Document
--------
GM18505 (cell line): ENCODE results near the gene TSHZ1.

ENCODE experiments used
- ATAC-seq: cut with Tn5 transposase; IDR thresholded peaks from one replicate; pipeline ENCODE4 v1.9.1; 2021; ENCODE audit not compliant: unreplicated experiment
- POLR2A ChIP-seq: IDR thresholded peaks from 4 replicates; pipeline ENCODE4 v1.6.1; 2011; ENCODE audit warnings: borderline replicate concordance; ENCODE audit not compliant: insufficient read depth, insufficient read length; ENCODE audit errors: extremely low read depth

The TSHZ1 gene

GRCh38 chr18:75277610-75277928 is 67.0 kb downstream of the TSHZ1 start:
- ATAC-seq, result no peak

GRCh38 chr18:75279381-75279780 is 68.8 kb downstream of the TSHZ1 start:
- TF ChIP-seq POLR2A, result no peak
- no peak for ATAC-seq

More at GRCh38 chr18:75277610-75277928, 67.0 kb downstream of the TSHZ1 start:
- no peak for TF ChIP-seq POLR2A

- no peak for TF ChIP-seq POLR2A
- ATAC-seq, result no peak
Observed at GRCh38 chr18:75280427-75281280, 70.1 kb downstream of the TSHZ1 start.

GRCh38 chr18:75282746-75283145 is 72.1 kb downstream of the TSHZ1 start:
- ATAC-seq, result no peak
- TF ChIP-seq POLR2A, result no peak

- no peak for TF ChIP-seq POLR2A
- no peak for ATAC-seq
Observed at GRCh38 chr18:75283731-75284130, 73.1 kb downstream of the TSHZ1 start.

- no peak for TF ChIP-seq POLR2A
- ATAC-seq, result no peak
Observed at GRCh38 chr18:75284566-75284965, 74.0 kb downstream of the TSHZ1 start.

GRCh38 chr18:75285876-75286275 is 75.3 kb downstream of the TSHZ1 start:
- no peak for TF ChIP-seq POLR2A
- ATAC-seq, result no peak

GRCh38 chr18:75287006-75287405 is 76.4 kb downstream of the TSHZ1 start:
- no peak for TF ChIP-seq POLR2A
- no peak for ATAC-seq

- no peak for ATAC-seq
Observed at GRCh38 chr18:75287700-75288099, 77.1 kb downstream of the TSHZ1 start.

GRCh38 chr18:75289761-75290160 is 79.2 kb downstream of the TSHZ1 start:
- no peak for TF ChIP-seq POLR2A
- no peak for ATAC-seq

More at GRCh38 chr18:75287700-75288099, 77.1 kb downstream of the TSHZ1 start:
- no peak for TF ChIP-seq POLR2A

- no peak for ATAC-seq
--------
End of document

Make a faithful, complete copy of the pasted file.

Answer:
GM18505 (cell line): ENCODE results near the gene TSHZ1.

ENCODE experiments used
- ATAC-seq: cut with Tn5 transposase; IDR thresholded peaks from one replicate; pipeline ENCODE4 v1.9.1; 2021; ENCODE audit not compliant: unreplicated experiment
- POLR2A ChIP-seq: IDR thresholded peaks from 4 replicates; pipeline ENCODE4 v1.6.1; 2011; ENCODE audit warnings: borderline replicate concordance; ENCODE audit not compliant: insufficient read depth, insufficient read length; ENCODE audit errors: extremely low read depth

The TSHZ1 gene

GRCh38 chr18:75277610-75277928 is 67.0 kb downstream of the TSHZ1 start:
- ATAC-seq, result no peak

GRCh38 chr18:75279381-75279780 is 68.8 kb downstream of the TSHZ1 start:
- TF ChIP-seq POLR2A, result no peak
- no peak for ATAC-seq

More at GRCh38 chr18:75277610-75277928, 67.0 kb downstream of the TSHZ1 start:
- no peak for TF ChIP-seq POLR2A

- no peak for TF ChIP-seq POLR2A
- ATAC-seq, result no peak
Observed at GRCh38 chr18:75280427-75281280, 70.1 kb downstream of the TSHZ1 start.

GRCh38 chr18:75282746-75283145 is 72.1 kb downstream of the TSHZ1 start:
- ATAC-seq, result no peak
- TF ChIP-seq POLR2A, result no peak

- no peak for TF ChIP-seq POLR2A
- no peak for ATAC-seq
Observed at GRCh38 chr18:75283731-75284130, 73.1 kb downstream of the TSHZ1 start.

- no peak for TF ChIP-seq POLR2A
- ATAC-seq, result no peak
Observed at GRCh38 chr18:75284566-75284965, 74.0 kb downstream of the TSHZ1 start.

GRCh38 chr18:75285876-75286275 is 75.3 kb downstream of the TSHZ1 start:
- no peak for TF ChIP-seq POLR2A
- ATAC-seq, result no peak

GRCh38 chr18:75287006-75287405 is 76.4 kb downstream of the TSHZ1 start:
- no peak for TF ChIP-seq POLR2A
- no peak for ATAC-seq

- no peak for ATAC-seq
Observed at GRCh38 chr18:75287700-75288099, 77.1 kb downstream of the TSHZ1 start.

GRCh38 chr18:75289761-75290160 is 79.2 kb downstream of the TSHZ1 start:
- no peak for TF ChIP-seq POLR2A
- no peak for ATAC-seq

More at GRCh38 chr18:75287700-75288099, 77.1 kb downstream of the TSHZ1 start:
- no peak for TF ChIP-seq POLR2A

- no peak for ATAC-seq